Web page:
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Sheffield wind project faces stiff resistance  

A Massachusetts wind developer has met his match in the Northeast Kingdom, where people are rallying against his plan to industrialize their ridgeline with massive turbines.

A Massachusetts wind developer has met his match in the Northeast Kingdom, where people are rallying against his plan to industrialize their ridgeline with massive turbines.

In the village of Sheffield and all along the country roads around Sutton and Glover, "Save our ridgeline" placards are appearing. People who have been reluctant to sign anything or vote for anyone in the past have put their names to a petition to stop UPC Wind Management LLC from building 30-story wind turbines on top of Hardscrabble Mountain.

A citizens group called Ridge Protectors has the votes. More than 70 percent of the people on the town’s grand list have signed a petition presented Wednesday to the Sheffield Selectboard. Now it is up to the three Selectboard members, as elected representatives, to stand with the majority and tell the developer that the community is opposed to this project.

UPC, of Newton, Mass., wants to build 20 to 35 turbines, up to 398 feet tall with red blinking lights, along Hardscrabble and another prominent ridge between Granby and Norris mountains. Friday, the company filed notice with the Northeastern Vermont Development Association, the regional planning organization, that it intends to apply to the Public Service Board by Dec. 7 for approval to build this high-elevation utility.

Strong local opposition to a similar UPC development on Gardner Mountain in Lyman, N.H., convinced the company to pull out of that project in January. UPC should read the signals coming from Sheffield – as well as from the Governor’s Office – and leave Vermont’s ridgelines alone.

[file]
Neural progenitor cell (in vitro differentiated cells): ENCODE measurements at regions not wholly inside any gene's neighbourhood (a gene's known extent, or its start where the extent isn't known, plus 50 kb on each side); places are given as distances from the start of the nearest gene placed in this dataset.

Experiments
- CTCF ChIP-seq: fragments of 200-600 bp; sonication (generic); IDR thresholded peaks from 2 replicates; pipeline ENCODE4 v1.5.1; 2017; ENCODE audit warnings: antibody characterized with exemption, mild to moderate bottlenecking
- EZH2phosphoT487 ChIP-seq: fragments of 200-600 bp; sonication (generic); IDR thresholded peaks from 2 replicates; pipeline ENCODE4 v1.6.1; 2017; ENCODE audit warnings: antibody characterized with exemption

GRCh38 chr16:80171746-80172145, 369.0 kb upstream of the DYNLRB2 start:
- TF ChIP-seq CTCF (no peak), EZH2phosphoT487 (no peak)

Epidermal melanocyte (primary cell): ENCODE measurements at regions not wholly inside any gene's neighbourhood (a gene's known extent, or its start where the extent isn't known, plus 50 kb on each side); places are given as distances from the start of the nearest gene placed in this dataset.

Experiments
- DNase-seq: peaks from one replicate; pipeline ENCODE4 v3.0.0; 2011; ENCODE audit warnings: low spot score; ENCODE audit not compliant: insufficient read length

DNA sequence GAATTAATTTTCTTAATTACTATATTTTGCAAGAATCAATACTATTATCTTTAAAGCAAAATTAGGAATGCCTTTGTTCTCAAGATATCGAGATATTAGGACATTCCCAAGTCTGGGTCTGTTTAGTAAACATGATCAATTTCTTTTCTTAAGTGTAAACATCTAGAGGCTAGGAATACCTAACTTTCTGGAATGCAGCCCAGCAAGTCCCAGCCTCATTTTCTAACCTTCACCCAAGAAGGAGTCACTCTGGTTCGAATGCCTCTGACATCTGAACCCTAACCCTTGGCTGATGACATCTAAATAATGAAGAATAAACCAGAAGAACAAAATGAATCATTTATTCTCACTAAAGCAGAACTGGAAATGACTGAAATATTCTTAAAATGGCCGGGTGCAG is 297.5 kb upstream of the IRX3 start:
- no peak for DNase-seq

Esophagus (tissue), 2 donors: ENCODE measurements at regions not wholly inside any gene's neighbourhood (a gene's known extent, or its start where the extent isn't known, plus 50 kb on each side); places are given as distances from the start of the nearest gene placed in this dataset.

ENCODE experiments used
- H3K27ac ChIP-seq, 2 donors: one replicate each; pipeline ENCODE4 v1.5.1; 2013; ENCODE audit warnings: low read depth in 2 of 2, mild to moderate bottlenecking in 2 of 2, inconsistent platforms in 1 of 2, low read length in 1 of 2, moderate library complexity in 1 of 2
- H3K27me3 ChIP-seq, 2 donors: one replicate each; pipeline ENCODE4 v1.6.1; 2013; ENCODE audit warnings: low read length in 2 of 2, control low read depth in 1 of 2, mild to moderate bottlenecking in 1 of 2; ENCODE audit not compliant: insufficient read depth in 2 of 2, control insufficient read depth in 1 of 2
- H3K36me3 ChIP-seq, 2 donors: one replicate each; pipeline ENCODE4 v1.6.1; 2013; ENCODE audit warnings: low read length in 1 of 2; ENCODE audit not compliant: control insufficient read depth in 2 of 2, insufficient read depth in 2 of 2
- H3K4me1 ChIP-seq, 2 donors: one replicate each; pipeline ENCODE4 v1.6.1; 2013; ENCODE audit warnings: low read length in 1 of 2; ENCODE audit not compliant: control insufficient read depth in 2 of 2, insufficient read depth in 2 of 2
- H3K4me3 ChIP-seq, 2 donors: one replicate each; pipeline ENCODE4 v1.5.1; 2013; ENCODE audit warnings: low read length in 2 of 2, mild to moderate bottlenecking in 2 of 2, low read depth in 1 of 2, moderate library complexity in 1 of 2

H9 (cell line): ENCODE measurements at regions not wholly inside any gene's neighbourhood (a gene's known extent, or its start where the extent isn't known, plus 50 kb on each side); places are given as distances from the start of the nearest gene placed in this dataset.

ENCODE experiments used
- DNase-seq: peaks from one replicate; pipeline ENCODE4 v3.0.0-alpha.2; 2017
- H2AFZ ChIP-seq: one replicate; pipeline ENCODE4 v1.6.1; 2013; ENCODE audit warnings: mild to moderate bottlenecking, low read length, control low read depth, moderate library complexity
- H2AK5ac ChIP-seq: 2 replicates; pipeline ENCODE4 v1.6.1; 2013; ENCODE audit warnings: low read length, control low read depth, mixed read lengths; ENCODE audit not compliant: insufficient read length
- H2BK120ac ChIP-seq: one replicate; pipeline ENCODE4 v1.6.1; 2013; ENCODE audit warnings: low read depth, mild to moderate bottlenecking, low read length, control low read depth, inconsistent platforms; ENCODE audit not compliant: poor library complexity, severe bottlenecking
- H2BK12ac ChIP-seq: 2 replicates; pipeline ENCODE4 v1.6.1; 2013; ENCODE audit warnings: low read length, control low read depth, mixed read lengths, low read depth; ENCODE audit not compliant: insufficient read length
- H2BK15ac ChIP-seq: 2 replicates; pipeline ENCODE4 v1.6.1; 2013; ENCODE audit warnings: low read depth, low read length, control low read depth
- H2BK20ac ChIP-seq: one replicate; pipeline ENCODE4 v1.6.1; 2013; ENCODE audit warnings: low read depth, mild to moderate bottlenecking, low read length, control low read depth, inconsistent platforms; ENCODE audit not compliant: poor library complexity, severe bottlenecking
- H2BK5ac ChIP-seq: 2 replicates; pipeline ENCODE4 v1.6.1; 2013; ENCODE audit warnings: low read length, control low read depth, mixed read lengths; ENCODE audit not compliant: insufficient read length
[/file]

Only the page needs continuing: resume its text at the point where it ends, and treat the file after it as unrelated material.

Gov. Jim Douglas has started to express reservations about mountaintop wind development in this state. He said in an interview last week that he has seen industrial-size wind turbines in Quebec – and "they are large, taller than the Bennington Battle Monument.

"It’s important that people realize the scope of them, the number and the size," he said. "We need to slow down. This is a very important decision."

The governor’s spokesman, Jason Gibbs, was more blunt a week earlier when he told the Free Press: "The governor is not enthusiastic about developing acres and acres of Vermont’s most beautiful ridgelines with industrial wind turbines and the attendant clear-cutting of transmission swaths required to move the power from the top of the mountain to transfer stations."

Rob Brown, a Sheffield resident and architect in St. Johnsbury, agrees that "more than anything, this is about scale. All of us in Ridge Protectors are pro-alternative energy, but these industrial wind turbines are not appropriate for Vermont."

"It would be foolhardy to jump on the wind turbine bandwagon and wake up in 20 years and find there’s been no substantial gain and we’ve just put roads and turbines on top of our mountains."